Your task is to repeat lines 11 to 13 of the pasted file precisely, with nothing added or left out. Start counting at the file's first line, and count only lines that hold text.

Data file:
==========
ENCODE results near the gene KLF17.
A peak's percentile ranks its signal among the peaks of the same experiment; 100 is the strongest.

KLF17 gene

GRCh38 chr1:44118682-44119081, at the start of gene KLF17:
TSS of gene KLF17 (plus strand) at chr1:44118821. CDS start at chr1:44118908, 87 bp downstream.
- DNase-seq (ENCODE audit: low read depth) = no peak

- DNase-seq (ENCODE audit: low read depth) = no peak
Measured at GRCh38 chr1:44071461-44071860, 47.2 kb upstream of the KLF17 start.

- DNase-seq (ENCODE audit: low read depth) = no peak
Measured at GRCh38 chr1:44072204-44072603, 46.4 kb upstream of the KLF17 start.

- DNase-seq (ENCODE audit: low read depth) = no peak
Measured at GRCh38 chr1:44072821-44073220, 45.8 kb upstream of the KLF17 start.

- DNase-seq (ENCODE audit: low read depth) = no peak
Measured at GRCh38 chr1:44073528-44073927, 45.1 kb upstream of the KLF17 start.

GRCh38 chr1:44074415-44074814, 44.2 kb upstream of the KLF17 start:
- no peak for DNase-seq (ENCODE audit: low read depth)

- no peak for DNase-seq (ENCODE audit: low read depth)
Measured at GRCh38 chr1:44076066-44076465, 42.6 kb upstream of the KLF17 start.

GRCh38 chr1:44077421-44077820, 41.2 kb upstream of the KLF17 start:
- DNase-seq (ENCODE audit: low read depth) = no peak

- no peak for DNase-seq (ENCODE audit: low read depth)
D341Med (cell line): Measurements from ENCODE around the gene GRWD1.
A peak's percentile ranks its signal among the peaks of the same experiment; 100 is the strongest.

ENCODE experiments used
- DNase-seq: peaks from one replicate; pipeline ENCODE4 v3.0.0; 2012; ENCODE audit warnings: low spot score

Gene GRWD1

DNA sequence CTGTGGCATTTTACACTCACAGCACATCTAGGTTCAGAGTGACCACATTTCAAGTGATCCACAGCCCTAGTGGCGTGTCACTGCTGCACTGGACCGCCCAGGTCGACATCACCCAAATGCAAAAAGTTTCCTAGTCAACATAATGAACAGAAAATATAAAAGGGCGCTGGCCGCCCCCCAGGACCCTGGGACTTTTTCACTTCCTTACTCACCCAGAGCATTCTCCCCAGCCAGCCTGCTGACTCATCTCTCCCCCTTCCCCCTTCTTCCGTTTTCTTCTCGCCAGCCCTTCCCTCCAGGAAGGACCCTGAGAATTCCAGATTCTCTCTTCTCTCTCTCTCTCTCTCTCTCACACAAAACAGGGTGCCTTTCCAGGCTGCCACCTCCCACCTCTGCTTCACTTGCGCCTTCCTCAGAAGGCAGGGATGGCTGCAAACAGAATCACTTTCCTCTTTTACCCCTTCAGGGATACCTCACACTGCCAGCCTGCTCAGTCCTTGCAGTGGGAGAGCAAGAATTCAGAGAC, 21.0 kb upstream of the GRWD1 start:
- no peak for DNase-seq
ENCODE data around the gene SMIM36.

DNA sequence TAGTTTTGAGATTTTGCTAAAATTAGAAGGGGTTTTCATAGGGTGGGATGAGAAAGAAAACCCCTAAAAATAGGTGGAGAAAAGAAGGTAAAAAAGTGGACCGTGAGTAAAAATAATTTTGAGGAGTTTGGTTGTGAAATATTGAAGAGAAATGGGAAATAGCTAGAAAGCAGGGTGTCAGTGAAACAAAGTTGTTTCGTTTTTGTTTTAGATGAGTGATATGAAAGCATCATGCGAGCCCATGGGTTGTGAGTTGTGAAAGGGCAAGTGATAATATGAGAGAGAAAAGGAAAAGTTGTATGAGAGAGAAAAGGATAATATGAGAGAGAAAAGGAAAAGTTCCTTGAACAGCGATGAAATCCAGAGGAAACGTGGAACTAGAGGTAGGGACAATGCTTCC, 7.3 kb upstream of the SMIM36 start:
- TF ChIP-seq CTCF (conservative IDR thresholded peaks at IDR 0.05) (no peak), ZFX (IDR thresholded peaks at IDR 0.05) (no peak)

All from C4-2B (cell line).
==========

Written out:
- DNase-seq (ENCODE audit: low read depth) = no peak
Measured at GRCh38 chr1:44072821-44073220, 45.8 kb upstream of the KLF17 start.

- DNase-seq (ENCODE audit: low read depth) = no peak